"The real trick to life is not to be in the know, but to be in the mystery."
-Fred Alan Wolf

21 July 2011


Jim Harrison: D. H. Lawrence said, "The only aristocracy is that of consciousness."

Gary Snyder: What do you think he meant?

JH: I think he meant that the person who is most conscious lives most intensely -- if "intensity" is the real pecking order, since life is so limited in length, as we are both aware of recently. That the person who experiences life most vividly --

GS: The most vividly? I'm not sure I agree with how he meant that, but that's a good question --

JH: Why would you disagree?

GS: Oh, because it's too spectacular, too romantic.

JH: Well so was he.

GS: Of course. At any rate, you could set that beside an East Asian idea of the aristocracy of consciousness, and a Chinese or Korean idea of that would be much calmer, much cooler. Not like a hard glowing gemlike flame, not like a flaming candle burning out --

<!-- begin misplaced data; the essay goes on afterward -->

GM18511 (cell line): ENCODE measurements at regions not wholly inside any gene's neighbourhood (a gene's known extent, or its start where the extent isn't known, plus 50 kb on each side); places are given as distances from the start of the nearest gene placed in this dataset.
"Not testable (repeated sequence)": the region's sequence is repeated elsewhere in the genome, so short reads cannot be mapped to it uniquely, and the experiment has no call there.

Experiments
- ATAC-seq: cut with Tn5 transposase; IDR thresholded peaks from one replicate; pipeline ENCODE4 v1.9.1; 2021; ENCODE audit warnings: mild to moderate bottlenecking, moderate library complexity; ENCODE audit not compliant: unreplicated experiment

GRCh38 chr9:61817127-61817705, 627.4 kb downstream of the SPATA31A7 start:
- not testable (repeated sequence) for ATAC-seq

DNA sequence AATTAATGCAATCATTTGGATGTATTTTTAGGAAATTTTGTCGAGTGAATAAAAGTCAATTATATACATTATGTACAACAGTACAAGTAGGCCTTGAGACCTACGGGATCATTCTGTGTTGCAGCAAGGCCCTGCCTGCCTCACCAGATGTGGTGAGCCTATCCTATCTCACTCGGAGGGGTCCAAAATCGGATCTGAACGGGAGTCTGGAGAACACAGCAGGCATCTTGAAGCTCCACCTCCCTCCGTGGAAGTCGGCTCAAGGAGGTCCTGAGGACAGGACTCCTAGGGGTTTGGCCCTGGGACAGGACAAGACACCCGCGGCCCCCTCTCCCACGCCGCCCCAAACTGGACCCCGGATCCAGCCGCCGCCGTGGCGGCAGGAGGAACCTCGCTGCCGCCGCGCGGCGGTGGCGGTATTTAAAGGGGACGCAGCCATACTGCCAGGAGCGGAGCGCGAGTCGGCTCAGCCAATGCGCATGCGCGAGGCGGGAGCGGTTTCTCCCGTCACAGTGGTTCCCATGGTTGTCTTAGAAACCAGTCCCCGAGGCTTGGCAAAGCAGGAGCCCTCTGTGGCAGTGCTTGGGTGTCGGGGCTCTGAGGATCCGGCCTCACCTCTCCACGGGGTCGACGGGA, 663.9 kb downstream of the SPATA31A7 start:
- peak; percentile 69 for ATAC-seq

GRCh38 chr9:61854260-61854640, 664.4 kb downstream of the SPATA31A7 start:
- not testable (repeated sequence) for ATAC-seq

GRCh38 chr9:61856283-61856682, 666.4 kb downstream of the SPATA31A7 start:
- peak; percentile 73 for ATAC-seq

JH: That's what Kobun Chino Sensei said; they criticized his friend Deshimaru because he said, "You must pay attention as if you had a fire burning in your hair." And Kobun said, "You must pay attention as if you were drawing a glass of water."

GS: Oh, that's better.

Read the rest here.

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